HUGHES V. GRREN.
This rule is recognized and approved in Railway Co. v. Cummings, 106 U. S. 700, 1 Sup. Ct. 493, and in Village of Carterville v. Cook, 129 Ill. 152,22 N. E. 14, 16 Am. St. Rep. 248, and instructive n.otes at page 250. The authorities in support of such extension of the rule are numerous, and the following citations are deemed sufficient: Colegrove v. Railroad Co., 20 N. Y. 492; Barrett v. Railroad Co., 45 N. Y. 628; Bunting v. Hogsett, 139 Pa. St. 363,21 Atl. 31, 33, 34; Klauder v. McGrath, 35 Pa. St. 128; Stone v. Dickinson, 5 Allen, 29; Osage City v. Larkin, 40 Kan. 206, 19 Pac. 658; Cuddy v. Horn, 46 Mich. 596, 10 N. W. 32; Flaherty v. Railroad Co., 39 Minn. 328,40 N. W. 160. In this complaint it is alleged, in substance, against the Ketchum Steamship Company, that it employed the plaintiff, and placed him without warning at work in the place where he was exposed to the danger, which was unknown to him and well known to the employer. Proof of these allegations would clearly show actionable negligence on its part contributing to the injury, and, under the rule above stated, would justify the joint action. The plaintiff is entitled to seek his remedy against all who thus contributed to produce the injury, and without regard to the questions of primary wrongdoing or comparative culpability or of co-operation. The removal acts are applicable only when a case is made for removing the whole controversy, and cannot serve to deprive the plaintiff of his right to maintain the joint ac· tion, or to compel the nonpetitioning defendant to come into the federal jurisdiction. The motion to remand must be granted, and it is so ordered.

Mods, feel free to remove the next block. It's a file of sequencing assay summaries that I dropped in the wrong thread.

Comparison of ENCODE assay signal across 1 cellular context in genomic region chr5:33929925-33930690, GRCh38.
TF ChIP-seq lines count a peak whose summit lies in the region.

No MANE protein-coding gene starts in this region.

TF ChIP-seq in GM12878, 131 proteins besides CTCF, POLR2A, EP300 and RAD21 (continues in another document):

HUGHElS v. GREEN.
(Circuit Court, D. Colorado.
May 15, 1896.)
STATE AND FEDERAL COURTS-ELECTION OF JURISDICTION.
A nonresident, baving elected under Act 1887, § 2 (25 Stat. 434), to bring suit in a state court, cannot thereafter sue on the same cause or action in a federal court.
H. M. Orahood, for complainant. T. A. Green, per se. HALLETT, District Judge (orally). In No. 3,313-Felix T. Hughes against 'Ifuomas A. Green-a motion to dismiss the bill because of the pendency of another suit in Pitkin county upon the same cause was argued before the court. It seems that the complainant brought suit for the same matters in Pitkin county, July 12, 1895. This cause was instituted August 15, 1895; so that there was but little more than a month between the beginning of the two suits. It has often been held that the pendency of another action in a court of the state cannot be pleaded in abatemen.t or in bar of a suit in a federal court. Some years ago, Judge Love. of the district of Iowa, in a case reported in 4 Dill. 524, Fed. Cas. No. 1,955 (Brooks v. Mills Co.), held that this rule was not applicable to suits in the same dis trict; that is to say, that if the courts in which the suits were peno.ing had jurisdiction over the same territory, the pendency of the
75 FEDER.UJ REPORTER.